As with any type of major infrastructure development, the process for obtaining planning and environmental approvals for renewable energy projects can be complex and confusing. Taking the time upfront to map out a regulatory approvals pathway will help project developers avoid costly roadblocks and increase the chances of the project’s success.
The recent heightened buzz around renewable energy projects in Australia, including large-scale solar PV, can be likened to the frenzy of the gold rushes of the nineteenth century. Largely driven by cost reductions and bipartisan political support for the 2020 Renewable Energy Target, 2017 will undoubtedly be the biggest year that the renewables industry has seen in the last 50 years.
There are many renewable energy projects under construction, or commencing construction this year. However, for those projects still in the feasibility stage, it is important for developers to remember that renewable energy projects undergo the same level of scrutiny in terms of approvals as their non-renewable energy project counterparts. This includes consideration of planning, environmental and cultural heritage approvals.
The planning systems in many Australian jurisdictions are complex, difficult to navigate and hard to change. This represents a genuine hurdle for developers to get their approvals. As a result, it is important that developers do not underestimate the potential for cost blow-outs and project delays.
Establishing the approvals pathway and level of assessment
As with all major infrastructure projects, it is critical that a regulatory approvals pathway is mapped out as part of any feasibility stage. This will give a clear picture of information likely to be required to inform the regulatory approvals process. It will also assist developers by highlighting any potential delays and assist with identifying strategies to avoid them. For example, large-scale solar projects are likely to be captured by local government planning schemes, which generally restrict the areas in which such developments will be permitted by planning authorities.
Depending on the project’s size, location and potential impacts, planning and/or environmental approvals may be required by any (or all) of the three tiers of government:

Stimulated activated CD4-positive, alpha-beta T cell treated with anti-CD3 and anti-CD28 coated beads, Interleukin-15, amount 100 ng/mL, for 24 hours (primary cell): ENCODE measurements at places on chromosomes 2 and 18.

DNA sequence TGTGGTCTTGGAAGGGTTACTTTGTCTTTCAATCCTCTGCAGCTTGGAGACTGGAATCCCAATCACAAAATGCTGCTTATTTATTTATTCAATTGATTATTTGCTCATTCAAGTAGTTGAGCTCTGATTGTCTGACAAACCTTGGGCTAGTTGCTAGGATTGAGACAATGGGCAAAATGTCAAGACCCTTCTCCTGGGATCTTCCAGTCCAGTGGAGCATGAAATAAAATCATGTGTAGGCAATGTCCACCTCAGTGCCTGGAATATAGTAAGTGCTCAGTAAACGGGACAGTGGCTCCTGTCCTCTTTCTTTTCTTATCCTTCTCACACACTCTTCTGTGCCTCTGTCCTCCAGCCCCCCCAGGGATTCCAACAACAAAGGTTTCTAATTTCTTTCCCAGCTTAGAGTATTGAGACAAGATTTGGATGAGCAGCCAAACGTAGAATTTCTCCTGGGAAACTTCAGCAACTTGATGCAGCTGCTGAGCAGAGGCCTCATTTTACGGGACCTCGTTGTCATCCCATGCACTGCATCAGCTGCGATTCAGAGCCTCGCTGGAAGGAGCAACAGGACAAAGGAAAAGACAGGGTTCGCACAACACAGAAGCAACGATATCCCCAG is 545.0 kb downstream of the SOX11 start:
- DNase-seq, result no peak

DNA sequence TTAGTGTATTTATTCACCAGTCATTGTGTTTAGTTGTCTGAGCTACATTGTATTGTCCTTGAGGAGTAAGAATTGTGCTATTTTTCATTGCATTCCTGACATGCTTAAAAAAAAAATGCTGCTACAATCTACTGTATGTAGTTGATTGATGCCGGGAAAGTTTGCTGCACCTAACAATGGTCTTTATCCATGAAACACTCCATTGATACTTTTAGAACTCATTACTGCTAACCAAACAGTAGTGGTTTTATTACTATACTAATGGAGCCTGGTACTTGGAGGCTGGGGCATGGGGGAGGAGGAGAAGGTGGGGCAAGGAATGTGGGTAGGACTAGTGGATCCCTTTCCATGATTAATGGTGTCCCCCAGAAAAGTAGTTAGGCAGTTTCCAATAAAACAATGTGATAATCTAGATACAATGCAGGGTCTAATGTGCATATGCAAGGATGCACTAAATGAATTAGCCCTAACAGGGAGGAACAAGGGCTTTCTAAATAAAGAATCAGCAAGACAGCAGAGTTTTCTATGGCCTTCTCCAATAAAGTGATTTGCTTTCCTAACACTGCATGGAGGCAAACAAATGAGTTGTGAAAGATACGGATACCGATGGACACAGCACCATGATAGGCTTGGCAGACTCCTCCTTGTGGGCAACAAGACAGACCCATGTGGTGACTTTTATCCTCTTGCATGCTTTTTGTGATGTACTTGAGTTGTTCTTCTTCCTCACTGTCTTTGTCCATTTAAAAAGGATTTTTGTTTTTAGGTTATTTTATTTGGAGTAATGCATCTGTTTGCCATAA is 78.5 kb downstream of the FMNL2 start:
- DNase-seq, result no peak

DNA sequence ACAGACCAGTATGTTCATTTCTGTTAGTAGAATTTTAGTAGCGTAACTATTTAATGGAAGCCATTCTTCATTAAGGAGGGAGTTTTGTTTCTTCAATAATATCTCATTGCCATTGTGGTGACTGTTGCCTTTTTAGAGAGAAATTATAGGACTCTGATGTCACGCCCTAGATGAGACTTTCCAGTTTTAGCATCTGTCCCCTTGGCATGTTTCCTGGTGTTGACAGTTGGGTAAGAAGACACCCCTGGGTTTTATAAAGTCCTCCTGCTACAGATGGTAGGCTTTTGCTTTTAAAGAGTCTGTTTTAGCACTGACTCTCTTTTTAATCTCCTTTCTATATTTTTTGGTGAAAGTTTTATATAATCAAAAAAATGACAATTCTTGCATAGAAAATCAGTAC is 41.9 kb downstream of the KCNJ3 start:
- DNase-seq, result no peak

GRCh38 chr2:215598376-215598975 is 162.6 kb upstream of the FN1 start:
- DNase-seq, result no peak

- Commonwealth – under the Environment Protection and Biodiversity Conservation Act 1999
- State – under environmental protection legislation and, in some cases, ‘major project’ legislation, and
- local– under a local development control plan, environmental plan or planning scheme.
The level of assessment required can vary widely, and there are many hidden traps which new developers may not be aware of. It is therefore important to consult early on with relevant planning authorities and other regulatory agencies to understand what is involved.
Understanding the project’s potential impacts
Once the approvals pathway and level of assessment is understood, a desktop assessment of the project’s potential impacts is often the next step. This step is critical to the identification of detailed technical studies that will be required. Some specific things for developers to keep in mind include:
- Is a permit required to clear native vegetation on the development site? If the answer is no, remember that this does not necessarily mean that other environmental approvals will not be required. This particularly true where vegetation it is animal breeding habitat or habitat for threatened species.
- Fauna and flora surveys may need to be undertaken in accordance with relevant guidelines. There may be timing constraints regarding what time of year they should be undertaken.
- Cultural heritage matters will need to be considered early on and appropriate strategies put in place to ensure appropriate consultation, protection and conservation of Aboriginal cultural heritage.
- Other specialist studies may be required, including visual amenity, noise, social impact and traffic assessments.
Getting the documentation right
In preparing planning and approval documentation, it is important that it clearly addresses the regulatory requirements and is supported by the findings of any technical studies. In addition to the technical studies, such documentation should include a description of the proposal, the potential impacts, and the measures that will be taken to avoid, mitigate and, if required, offset them.
Complying with conditions
Development approvals and environmental permits are often issued with a number of conditions that may require further actions or additional documentation to be submitted. It is important that developers understand that noncompliance with these conditions can result in action by the responsible authority or, in some cases, lapsing of the permit.
In summary, developers can maximise the likelihood of getting their projects approved on time and on budget by making sure they fully understand their project’s approval pathway, the level of assessment that is required and obtaining high-quality specialist studies.
If you would like to find out more about how CO2 Australia can help you navigate the development and environmental approvals pathway needed for your renewable energy development, contact Kate McBean on +61 7 3248 0200 or send an email to email@example.com.
About the author
Kate McBean is the Senior Manager, Environmental Approvals at CO2 Australia. Kate has over 10 years’ experience project managing some of Australia’s largest biodiversity offset programs and is currently overseeing the EIS for a large-scale aquaculture project in the Northern Territory. Kate has developed an extensive understanding of environmental legislation and policy, and is responsible for providing environmental approvals advice for clients across Australia.